Furthermore, the waiver of premium rider makes more sense if you are young and healthy and wish to purchase long-term coverage. As previously stated, the cost of the add-on is determined by your health and age, among other factors. As a result, the rider will cost you less if you are younger and healthier.

How Can I Get a Life Insurance Policy with a Waiver of Premium Rider?

Riders are optional features that provide benefits in addition to those provided by the base policy. A waiver of premium rider relieves you of the burden of paying premiums in the event of disability.

If you become disabled and are unable to pay your premiums, the insurer will waive them for the duration of your disability. This rider is one of the most popular add-ons purchased by new policyholders. When you buy a policy, you can add this rider for a modest charge. In most circumstances, the rider cannot be added later. Underwriting approval is included in the rider. You will not be eligible if you have a pre-existing disability.

Waiver of Premium Rider Claim Requirements

Filing a claim requires a physician’s statement and a notice from the Social Security Administration (SSA) certifying the physical impairment or disability. After that, the applicant could submit a completed claim form. The waiver of premiums permits limited personal funds to be directed for palliative care, personal finances, and living expenditures. The most significant benefit, though, is the insurance policy’s continuous protection.

How Much Does a Premium Rider Waiver Cost?

According to Haven Life, it will cost 15% to 25% of the monthly premium for a term life insurance policy. If you’re a 35-year-old man buying a 20-year, $500,000 insurance for $21.05 per month, that’s just under $3 per month.

Should I Get a Waiver for Premium Rider?

Is it beneficial to waive the premium rider altogether? Because a career-ending disability affects one in every four people at some point, purchasing supplemental disability coverage is an essential preventative measure. However, rather than including a waiver of premium rider on their life insurance policy, the vast majority of people would be better off purchasing a standalone disability insurance policy.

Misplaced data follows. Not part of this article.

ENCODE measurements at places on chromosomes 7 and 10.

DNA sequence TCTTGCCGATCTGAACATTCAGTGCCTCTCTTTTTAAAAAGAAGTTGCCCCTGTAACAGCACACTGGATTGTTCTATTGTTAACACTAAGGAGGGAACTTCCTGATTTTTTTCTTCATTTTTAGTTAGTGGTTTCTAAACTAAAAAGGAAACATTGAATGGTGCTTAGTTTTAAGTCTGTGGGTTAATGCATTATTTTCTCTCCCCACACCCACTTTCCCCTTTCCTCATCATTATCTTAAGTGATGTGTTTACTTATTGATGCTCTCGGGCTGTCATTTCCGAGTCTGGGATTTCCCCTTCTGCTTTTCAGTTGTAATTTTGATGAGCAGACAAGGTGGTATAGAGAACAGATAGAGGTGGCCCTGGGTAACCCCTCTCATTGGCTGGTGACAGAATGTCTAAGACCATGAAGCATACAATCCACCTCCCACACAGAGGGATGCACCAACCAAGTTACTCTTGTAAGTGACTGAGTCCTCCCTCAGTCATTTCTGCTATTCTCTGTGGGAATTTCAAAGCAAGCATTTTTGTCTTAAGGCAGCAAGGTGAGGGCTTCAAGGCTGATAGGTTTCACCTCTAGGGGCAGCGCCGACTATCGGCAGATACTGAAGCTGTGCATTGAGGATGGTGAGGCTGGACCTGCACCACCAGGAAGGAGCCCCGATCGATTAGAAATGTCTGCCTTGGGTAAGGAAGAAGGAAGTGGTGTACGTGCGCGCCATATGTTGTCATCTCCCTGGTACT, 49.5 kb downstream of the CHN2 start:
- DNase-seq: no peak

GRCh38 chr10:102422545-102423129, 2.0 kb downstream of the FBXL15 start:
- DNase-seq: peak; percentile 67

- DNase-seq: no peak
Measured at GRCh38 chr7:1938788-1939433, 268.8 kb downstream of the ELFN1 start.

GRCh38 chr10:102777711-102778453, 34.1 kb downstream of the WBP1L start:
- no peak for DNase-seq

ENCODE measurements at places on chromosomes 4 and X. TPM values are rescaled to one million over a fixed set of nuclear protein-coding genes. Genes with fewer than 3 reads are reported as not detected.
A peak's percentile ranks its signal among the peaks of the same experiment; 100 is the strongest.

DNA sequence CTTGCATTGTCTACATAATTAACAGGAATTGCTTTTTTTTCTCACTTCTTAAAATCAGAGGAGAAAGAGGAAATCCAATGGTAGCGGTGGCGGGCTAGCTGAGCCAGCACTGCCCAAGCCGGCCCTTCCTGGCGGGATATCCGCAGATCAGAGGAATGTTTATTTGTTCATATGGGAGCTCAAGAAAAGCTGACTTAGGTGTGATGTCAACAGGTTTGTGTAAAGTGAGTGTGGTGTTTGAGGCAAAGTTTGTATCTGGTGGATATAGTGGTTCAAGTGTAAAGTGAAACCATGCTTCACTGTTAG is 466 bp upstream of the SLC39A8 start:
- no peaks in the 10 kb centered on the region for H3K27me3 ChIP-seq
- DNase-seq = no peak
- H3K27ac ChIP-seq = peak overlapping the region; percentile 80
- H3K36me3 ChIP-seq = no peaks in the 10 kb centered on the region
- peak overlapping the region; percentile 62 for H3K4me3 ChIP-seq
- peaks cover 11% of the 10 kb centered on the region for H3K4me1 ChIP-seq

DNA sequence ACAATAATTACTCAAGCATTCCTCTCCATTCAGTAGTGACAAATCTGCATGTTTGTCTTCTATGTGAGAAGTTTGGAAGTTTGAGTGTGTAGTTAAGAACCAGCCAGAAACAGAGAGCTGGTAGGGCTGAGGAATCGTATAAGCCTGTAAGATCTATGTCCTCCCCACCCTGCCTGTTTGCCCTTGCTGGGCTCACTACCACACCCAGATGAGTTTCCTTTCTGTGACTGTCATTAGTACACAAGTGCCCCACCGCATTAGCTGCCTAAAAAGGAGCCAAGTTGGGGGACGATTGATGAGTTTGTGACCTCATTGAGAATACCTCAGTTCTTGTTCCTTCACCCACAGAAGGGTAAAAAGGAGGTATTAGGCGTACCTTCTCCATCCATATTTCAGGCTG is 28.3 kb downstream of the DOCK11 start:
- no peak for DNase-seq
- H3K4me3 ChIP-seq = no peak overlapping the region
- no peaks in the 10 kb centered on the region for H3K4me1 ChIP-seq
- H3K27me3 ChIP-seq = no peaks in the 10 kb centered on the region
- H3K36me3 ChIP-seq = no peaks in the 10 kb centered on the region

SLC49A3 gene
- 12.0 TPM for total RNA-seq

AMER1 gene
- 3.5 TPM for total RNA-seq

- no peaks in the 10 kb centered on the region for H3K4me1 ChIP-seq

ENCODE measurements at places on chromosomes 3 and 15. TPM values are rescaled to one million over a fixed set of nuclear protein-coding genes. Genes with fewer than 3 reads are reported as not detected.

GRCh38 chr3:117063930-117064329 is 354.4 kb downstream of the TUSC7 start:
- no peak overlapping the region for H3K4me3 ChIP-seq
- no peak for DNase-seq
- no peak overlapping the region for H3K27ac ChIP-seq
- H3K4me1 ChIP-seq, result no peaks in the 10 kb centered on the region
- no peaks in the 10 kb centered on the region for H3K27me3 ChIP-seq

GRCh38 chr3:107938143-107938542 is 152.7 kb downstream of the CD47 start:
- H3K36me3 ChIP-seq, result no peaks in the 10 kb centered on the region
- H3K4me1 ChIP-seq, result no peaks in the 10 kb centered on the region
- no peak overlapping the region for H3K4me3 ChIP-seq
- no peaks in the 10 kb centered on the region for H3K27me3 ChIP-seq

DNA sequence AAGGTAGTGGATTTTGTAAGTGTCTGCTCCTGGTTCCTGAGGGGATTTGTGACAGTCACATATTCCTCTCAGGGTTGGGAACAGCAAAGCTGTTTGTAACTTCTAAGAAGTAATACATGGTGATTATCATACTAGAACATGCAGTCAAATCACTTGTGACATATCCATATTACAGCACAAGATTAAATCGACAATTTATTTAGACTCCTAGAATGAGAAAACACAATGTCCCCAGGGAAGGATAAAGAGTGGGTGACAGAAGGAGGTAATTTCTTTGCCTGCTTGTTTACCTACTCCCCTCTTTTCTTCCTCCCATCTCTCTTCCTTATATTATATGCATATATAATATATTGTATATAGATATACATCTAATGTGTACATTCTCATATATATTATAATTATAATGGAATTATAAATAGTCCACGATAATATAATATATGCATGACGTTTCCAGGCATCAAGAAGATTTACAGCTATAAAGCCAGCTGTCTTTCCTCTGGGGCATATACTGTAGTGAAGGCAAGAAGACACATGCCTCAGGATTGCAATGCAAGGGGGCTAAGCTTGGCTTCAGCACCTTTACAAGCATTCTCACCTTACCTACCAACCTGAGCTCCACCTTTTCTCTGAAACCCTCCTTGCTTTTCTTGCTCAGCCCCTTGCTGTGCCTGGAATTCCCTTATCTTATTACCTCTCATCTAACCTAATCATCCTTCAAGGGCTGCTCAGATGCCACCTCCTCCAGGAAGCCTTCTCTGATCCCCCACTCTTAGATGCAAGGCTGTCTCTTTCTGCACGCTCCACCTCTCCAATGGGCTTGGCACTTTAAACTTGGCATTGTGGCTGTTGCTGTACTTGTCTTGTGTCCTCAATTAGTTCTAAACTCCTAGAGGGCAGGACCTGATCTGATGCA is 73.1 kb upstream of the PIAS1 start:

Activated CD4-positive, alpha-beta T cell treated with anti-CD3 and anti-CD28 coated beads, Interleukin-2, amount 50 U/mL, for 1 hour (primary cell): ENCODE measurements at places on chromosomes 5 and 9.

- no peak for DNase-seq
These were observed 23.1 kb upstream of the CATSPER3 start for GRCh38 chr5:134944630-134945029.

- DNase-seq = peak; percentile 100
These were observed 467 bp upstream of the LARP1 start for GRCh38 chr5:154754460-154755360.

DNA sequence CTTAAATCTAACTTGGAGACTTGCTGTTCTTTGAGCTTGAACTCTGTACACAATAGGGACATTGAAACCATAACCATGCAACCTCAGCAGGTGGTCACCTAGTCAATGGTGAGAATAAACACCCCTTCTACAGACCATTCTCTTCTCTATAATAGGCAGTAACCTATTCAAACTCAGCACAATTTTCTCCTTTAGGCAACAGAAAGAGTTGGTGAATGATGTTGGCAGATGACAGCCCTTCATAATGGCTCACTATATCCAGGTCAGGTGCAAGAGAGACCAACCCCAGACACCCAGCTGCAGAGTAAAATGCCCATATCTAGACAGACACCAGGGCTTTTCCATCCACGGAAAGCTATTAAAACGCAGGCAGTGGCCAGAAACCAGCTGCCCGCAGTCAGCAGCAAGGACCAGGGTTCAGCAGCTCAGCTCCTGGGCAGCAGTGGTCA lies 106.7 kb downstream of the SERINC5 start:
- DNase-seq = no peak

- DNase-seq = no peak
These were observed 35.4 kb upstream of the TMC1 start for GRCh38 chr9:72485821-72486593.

What Are Some Restrictions?

It’s possible that if you want to waive premium riders, you’ll need to meet certain requirements first, such as not having any pre-existing ailments or physical impairments. You can also run across age or health-related limits. Last but not least, a rider that waives the premium could not be accessible in your state.

What Are the Claim Requirements?

Typically, in order to file a claim, a beneficiary is required to provide a statement from their attending physician as well as a letter from the Social Security Administration (SSA) certifying that they are disabled. The waiver of premiums enables the reallocation of limited personal resources toward palliative care, personal finances, and living expenditures, among other things.


A premium rider waiver is a significant add-on that may be purchased for a nominal charge. In the event of disability, the insurer will exempt the payment of life insurance premiums. It does not, however, give the level of protection that disability insurance does.

Waiver of Premium Rider FAQs

Is waiver of premium the same as PPI?

A premium waiver and personal protection insurance (PPI) are not the same thing. PPI is an individual contract that is frequently marketed unwittingly with a personal loan, whereas waiver of premium is an additional feature of a life insurance policy rather than a contract in and of itself.

What is the waiting period on a waiver of premium rider?

A six-month or longer waiting period

What is a waiver in insurance?

An insurance waiver is a document that provides the employee’s “statement that you have been offered a plan, but have opted to refuse” the coverage offered, as well as the reason for doing so.